Day 6; Perth to Inverness
On the evening of day 5 my friend Mark and his lovely girlfriend Bella (who I hadn't met before) came down to join me for the night in Perth (they live up in Elgin as Mark works at RAF Lossiemouth).  We met up and went out for dinner; perhaps where my downfall was to begin!!

We chose a very good curry house called Tabla and tucked into a delicious meal, the best I'd had all week!  I had already started to struggle with food, and my bowel habit was not looking good (sorry, I'm a medic, it's quite normal to talk about these things...) so I was relieved to find the curry appetising and to be able to eat a good sized portion.

After food and a good catch-up we headed back to our respective hotels, and I got my head down for a good night's sleep at my B&B (Rowanlea Guest House; I'd recommend it to anyone passing through!).  7am and I'm up again for breakfast, before heading over to meet Mark at his hotel.  By 8.30 we are on our way (after he had finally finished his breakfast and stopped faffing!).

As I've probably mentioned before, riding LEJOG in 7 days means sticking to bigger, more direct roads, rather than following winding minor roads and B roads.  Well day 6 runs for me runs from Perth to Inverness; up the A9!!  Fortunately, I had already been told about the multiple smaller roads that follow the A9 most of the way up, so had planned my route to follow these, with only short sections on the A9.  Mark knows what I'm like so insisted on me showing him the route on my maps, and persuading me not to follow the A9 out of Inverness, but instead to follow the National Cycle Route (no7) instead, insisting it was all on roads or tarmac!

As you'll see below (the photo of Mark lifting his lovely new bike over large muddy puddles) early on we hit a track that was not tarmac-ed!!  Fortunately Felix is a bit less precious than Mark's new carbon-fibre Canyon, so rode through like the trusty steade he is!  Thankfully after that though, we followed nice quiet roads up as far as Dunkeld before only a short bit on the A9 (where the cycle route diverts well out of the way!).  My legs were making slow progress unfortunately, and a slightly later than hoped for start (that is not a dig, don't worry!) meant we didn't make it to our brunch stop at the House of Bruar (just north of Blair Atholl) until about 11.30.  We met Bella for lunch.  Mark had said I could put my handlebar bag in the car as Bella was following us north, but given my unsupported plan I decided to keep it with me.  By this point I was already starting to get bad abdominal cramps, but figured I was probably just constipated.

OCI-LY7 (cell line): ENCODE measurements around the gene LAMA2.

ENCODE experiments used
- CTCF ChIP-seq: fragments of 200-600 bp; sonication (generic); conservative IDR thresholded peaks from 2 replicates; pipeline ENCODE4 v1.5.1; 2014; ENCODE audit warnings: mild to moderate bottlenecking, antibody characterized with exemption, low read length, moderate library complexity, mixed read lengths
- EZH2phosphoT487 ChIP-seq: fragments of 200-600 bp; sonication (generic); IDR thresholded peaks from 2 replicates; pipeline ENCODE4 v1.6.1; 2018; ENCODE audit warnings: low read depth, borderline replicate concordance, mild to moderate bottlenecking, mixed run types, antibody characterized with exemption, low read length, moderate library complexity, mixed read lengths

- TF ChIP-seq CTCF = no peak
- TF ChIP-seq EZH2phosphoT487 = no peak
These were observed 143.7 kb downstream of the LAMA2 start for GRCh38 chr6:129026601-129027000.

After lunch we headed up and over the pass of Drumochter, in a tough headwind, with intermittent rain, following the cycle path that ran parallel to the A9.  The pass of Drumochter was way better than I had expected.  I think my legs had warmed up by this point, and having Mark to shield me from the wind certainly helped!!  As the hills eased off, we picked up some speed and whizzed our way to Newtonmore (for a quick drink and cake stop at Ralia; v friendly!).  The cycle path was mostly ok, but in parts was covered in gravel; not good at 20+mph with 23mm road tyres on!  Swearing and braking ensued, not a happy Nikki!  Thankfully I remained vertical for it, and got to the end of the day without  puncture!

After Newtonmore we followed a B road through Kinguisse and on into Aviemore.  Mark picked up the speed on the flats, but my legs were not having it, and felt thoroughly fatigued by the time we stopped at the ActivCafe in Aviemore.  Still 40 or so miles to go, feeling rough, we stopped for food; a cheese toastie, hot chocolate and a glass of milk for me (they didn't do milkshakes!!).  Back on our bikes now, we continued, up through Carr Bridge on B roads, and then following the A9 on a cycle path, almost all the way to Inverness.  Just before Inverness the cycle road runs out (or else takes you on a very long detour into the city which my legs weren't willing to do!), so we hopped back onto the A9 for a short stretch of dual carriageway, first uphill, then speeding down into Inverness.

I had struggled during day 6, with stomach cramps, had started to struggle with temperature regulation, feeling really cold despite wearing what I'd normally ride in in winter, and cried a lot!  At one point (on the climb out of Carr Bridge) Mark asked if I wanted to stop so he could comfort me, but no, I just wanted to keep going and arrive!!  Finally, before 8 at night, we arrived at the Youth Hostel in Inverness, who had kindly saved me dinner (I'd rang through earlier to say I'd be arriving late and to save as much carbs as possible!).  I said goodbye to Mark and Bella, put my bike away for the night, then headed inside.

It had been great riding with Mark; I think I would have really struggled by myself, and having someone to chat to, and catch up with was great!  It was lovely to meet Bella as well!

At some point during the day I saw a red squirrel!  I've never seen one of these before, and told Mark to remind me at the end of the day to add it to my blog!  He reminded me, and I've remembered again!

I headed in for my dinner, and ate before showering.  I sat and cried into my meal; a plate of lasagne and chips, forcing myself to eat because I knew I needed the calories, but not really wanting to.  I was feeling like crap, shivery, headachy, and still those bloody stomach cramps!